Saturday, June 03, 2006

10 Commands for Exegesis

I read at least one non-Lutheran magazine (actually, I read lots of non-Lutheran magazines, a list of which is fun in its own right. I'll list in a separate post and invite you to list further suggestions). Leadership magazine, an offspring publication of Christianity Today, had this list of hermeneutical commands which I borrow:

I. You shall not make for yourself an idol out of Scripture.
II. You shall honor the Scriptures as sufficient.
III. You shall remember the meta-narrative and keep it wholly.
IV. You shall not neglect the context.
V. You shall honor the church as guardian of the Scriptures.
VI. You shall not ask questions the text doesn't want to answer.
VII. You shall remember form and content are inspired by God.
VIII. You shall not covet the professor's knowledge.
IX. You shall exegete your culture and not merely the Scripture.
X. You shall remember the simplest interpretation is usually correct.

I invite commentary and analysis of these commands. My comments: #1 is correct, although many people in the communities I live make Scripture an idol in this way, by seeing it as so holy that they never touch it. As to #2, I'm not sure what it means. #3 is humorous and wise. #6 is true but difficult. #5 and #10 stand somewhat in contradiction. #7 isn't given much though in our churches, the "art" of Scripture being more attended in the academy than in the parish.

I could keep commenting, adding my own, etc., its a pleasant way to pass the afternoon, but for the time-being, have at it, all readers and non-readers of the Bible. What commands do you follow or break when reading or not reading the Scriptures?


  1. "Sufficiency" appears to be an evangelical term for the final authority of the Scriptures in matters of faith and life, vs. tradition or new revelation. Search "sufficiency Scripture" and you'll get a bunch of links.

  2. Chip, thanks!

    Translation: You shall honor the Scriptures as THE handbook for life.

    So, commandment #2 stands in some tension with #3, #4, and #7, all of which recognize the development of doctrine via tradition already built into the Scriptures as we have them.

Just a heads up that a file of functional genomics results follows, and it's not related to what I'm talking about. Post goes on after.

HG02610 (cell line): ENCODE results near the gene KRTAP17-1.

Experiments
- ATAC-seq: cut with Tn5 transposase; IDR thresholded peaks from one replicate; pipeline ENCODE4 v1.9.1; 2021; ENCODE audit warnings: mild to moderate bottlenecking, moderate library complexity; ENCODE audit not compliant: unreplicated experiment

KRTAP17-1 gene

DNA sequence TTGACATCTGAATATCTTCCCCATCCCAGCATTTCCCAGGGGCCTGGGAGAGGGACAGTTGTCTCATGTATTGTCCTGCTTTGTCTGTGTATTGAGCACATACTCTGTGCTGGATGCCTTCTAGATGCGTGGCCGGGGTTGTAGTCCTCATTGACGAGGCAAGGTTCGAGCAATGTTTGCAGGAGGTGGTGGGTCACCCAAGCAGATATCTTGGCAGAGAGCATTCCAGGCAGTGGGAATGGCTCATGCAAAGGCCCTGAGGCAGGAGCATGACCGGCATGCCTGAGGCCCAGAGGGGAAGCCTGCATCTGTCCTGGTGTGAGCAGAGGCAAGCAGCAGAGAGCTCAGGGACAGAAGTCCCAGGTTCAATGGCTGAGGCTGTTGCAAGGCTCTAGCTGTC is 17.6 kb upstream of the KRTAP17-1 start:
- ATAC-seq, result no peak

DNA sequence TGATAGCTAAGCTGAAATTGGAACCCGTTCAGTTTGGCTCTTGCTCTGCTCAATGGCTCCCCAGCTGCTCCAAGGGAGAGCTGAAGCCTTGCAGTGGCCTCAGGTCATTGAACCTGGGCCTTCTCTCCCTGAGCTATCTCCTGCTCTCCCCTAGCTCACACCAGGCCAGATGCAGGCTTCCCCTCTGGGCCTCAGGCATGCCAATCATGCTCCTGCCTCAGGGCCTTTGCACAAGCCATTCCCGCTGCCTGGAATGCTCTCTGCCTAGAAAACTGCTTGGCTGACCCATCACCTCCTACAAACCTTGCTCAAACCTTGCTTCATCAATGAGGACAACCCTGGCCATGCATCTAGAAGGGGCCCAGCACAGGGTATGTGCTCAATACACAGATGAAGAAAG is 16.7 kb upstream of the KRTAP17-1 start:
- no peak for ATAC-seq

3. I agree with you that 2 is in conflict with 3. It certainly is not a Lutheran "the Gospel contained in the Scriptures is the Word of God" hermeneutic.

    I think 3 is very difficult because so few of our hearers even have a passing acquaintance with the meta-narrative. This may or may not be the failure of the three-year lectionary, with which we seem to be stuck. But in order to include the meta-narrative, it almost seems as if you have to devote half the sermon to it, therefore ensuring that everybody will zone out.

    We used Harry Wendt's Crossways materials to try and get some of the grand sweep of Scripture across, but it is difficult to remember on a Sunday morning without it right in front of you. This would be the only reason I would even consider the idea of video screens. None of this movie-clip junk, give me a map and a time-line. But then are we spending the sermon teaching, rather than proclaiming the Gospel?

  4. The cool thing about screens is you can use them without necessarily talking about them. So, for example, if you wanted to provide maps and timelines, you can put them up on the screen during the sermon, but you wouldn't have to talk through them. If they were good illustrations, they would speak for themselves in relation to the sermon- same goes for art.